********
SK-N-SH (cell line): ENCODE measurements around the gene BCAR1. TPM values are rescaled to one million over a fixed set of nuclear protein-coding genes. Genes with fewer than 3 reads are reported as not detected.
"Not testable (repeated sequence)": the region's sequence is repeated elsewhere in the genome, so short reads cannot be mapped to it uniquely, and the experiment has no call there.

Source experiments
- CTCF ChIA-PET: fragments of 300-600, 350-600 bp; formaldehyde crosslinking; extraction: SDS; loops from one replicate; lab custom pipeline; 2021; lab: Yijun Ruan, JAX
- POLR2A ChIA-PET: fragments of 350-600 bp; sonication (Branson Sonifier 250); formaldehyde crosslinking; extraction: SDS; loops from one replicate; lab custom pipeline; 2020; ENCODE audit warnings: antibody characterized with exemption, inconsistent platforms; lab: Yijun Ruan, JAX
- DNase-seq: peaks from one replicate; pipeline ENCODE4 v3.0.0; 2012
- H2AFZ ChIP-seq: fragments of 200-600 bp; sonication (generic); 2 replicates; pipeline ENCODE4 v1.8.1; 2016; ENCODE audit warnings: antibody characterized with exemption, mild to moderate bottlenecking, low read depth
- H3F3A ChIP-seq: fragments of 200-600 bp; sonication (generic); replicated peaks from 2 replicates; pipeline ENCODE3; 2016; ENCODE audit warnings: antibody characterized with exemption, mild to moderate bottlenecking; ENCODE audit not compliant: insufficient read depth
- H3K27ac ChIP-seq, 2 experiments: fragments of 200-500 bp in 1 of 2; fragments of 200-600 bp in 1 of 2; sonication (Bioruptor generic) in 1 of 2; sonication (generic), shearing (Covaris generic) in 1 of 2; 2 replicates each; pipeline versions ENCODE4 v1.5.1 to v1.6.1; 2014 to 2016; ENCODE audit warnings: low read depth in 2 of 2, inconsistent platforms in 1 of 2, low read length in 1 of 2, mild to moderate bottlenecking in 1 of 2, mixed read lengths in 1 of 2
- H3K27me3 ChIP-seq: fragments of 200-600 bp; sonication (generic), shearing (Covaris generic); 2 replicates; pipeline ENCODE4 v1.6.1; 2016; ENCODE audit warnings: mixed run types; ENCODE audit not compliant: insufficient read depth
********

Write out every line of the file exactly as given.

SK-N-SH (cell line): ENCODE measurements around the gene BCAR1. TPM values are rescaled to one million over a fixed set of nuclear protein-coding genes. Genes with fewer than 3 reads are reported as not detected.
"Not testable (repeated sequence)": the region's sequence is repeated elsewhere in the genome, so short reads cannot be mapped to it uniquely, and the experiment has no call there.

Source experiments
- CTCF ChIA-PET: fragments of 300-600, 350-600 bp; formaldehyde crosslinking; extraction: SDS; loops from one replicate; lab custom pipeline; 2021; lab: Yijun Ruan, JAX
- POLR2A ChIA-PET: fragments of 350-600 bp; sonication (Branson Sonifier 250); formaldehyde crosslinking; extraction: SDS; loops from one replicate; lab custom pipeline; 2020; ENCODE audit warnings: antibody characterized with exemption, inconsistent platforms; lab: Yijun Ruan, JAX
- DNase-seq: peaks from one replicate; pipeline ENCODE4 v3.0.0; 2012
- H2AFZ ChIP-seq: fragments of 200-600 bp; sonication (generic); 2 replicates; pipeline ENCODE4 v1.8.1; 2016; ENCODE audit warnings: antibody characterized with exemption, mild to moderate bottlenecking, low read depth
- H3F3A ChIP-seq: fragments of 200-600 bp; sonication (generic); replicated peaks from 2 replicates; pipeline ENCODE3; 2016; ENCODE audit warnings: antibody characterized with exemption, mild to moderate bottlenecking; ENCODE audit not compliant: insufficient read depth
- H3K27ac ChIP-seq, 2 experiments: fragments of 200-500 bp in 1 of 2; fragments of 200-600 bp in 1 of 2; sonication (Bioruptor generic) in 1 of 2; sonication (generic), shearing (Covaris generic) in 1 of 2; 2 replicates each; pipeline versions ENCODE4 v1.5.1 to v1.6.1; 2014 to 2016; ENCODE audit warnings: low read depth in 2 of 2, inconsistent platforms in 1 of 2, low read length in 1 of 2, mild to moderate bottlenecking in 1 of 2, mixed read lengths in 1 of 2
- H3K27me3 ChIP-seq: fragments of 200-600 bp; sonication (generic), shearing (Covaris generic); 2 replicates; pipeline ENCODE4 v1.6.1; 2016; ENCODE audit warnings: mixed run types; ENCODE audit not compliant: insufficient read depth